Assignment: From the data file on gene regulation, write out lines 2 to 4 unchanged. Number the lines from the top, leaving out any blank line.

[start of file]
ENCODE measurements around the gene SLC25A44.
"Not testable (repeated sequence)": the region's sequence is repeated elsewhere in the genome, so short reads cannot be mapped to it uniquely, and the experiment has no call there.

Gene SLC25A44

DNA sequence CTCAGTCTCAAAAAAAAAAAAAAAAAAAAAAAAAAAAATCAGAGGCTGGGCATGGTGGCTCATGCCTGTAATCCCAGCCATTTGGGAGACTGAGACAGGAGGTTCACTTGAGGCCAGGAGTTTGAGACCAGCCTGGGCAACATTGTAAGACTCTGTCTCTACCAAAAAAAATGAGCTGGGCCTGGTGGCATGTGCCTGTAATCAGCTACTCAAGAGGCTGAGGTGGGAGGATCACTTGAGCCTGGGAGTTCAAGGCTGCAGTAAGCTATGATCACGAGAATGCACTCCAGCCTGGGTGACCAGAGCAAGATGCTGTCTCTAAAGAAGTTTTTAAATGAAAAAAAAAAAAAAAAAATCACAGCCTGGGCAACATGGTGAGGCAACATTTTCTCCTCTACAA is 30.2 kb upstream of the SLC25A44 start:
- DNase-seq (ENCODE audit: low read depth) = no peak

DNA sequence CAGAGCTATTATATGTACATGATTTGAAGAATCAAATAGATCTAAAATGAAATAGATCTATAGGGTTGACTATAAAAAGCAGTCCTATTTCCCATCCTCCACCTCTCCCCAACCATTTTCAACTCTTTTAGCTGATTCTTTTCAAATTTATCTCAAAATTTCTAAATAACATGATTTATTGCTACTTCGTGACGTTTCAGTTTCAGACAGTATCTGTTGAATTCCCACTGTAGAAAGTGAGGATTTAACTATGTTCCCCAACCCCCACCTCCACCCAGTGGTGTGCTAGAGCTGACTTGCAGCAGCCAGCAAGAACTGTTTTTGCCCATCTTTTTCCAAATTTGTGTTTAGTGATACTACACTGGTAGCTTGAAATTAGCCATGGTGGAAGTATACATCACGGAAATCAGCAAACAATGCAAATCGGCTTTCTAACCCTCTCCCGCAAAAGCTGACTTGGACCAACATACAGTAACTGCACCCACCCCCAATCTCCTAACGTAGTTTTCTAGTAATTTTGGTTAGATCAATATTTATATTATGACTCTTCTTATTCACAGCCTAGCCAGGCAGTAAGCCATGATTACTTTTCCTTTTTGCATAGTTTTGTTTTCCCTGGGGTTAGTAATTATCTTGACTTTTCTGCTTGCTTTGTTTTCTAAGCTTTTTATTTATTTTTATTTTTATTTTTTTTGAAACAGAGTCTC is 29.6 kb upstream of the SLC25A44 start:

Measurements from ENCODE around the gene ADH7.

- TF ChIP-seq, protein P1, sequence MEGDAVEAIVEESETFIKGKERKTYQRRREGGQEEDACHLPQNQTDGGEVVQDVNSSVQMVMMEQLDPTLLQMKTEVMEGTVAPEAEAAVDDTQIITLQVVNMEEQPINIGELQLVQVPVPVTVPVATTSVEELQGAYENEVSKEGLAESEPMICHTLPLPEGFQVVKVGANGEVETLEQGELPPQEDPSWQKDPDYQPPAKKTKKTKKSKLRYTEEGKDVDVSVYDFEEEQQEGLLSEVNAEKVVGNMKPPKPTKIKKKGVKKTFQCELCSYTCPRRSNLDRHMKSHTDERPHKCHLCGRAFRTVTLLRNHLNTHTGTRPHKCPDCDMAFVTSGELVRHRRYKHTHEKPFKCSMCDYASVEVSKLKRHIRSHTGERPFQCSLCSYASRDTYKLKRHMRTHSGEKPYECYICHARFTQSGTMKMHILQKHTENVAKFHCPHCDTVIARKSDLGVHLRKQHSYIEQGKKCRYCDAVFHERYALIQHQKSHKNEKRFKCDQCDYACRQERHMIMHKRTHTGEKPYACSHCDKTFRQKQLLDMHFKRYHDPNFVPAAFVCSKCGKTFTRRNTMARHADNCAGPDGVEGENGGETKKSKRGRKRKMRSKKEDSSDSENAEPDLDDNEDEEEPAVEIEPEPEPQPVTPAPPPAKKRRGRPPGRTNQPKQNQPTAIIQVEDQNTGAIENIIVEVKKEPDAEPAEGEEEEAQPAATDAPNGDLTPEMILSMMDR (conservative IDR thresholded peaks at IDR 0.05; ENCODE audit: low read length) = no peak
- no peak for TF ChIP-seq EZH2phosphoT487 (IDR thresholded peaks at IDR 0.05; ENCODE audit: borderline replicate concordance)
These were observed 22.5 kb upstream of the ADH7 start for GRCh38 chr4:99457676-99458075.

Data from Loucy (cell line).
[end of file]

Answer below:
"Not testable (repeated sequence)": the region's sequence is repeated elsewhere in the genome, so short reads cannot be mapped to it uniquely, and the experiment has no call there.

Gene SLC25A44

DNA sequence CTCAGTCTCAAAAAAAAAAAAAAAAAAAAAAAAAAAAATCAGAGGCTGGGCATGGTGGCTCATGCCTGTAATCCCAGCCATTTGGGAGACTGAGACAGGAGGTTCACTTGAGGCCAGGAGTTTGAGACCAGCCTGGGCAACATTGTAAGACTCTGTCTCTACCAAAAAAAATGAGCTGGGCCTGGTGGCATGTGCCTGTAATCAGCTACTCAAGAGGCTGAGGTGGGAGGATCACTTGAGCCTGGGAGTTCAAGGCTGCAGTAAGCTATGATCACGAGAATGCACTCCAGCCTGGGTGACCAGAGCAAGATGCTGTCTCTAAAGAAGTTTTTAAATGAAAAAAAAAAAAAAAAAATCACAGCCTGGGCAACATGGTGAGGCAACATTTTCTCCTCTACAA is 30.2 kb upstream of the SLC25A44 start: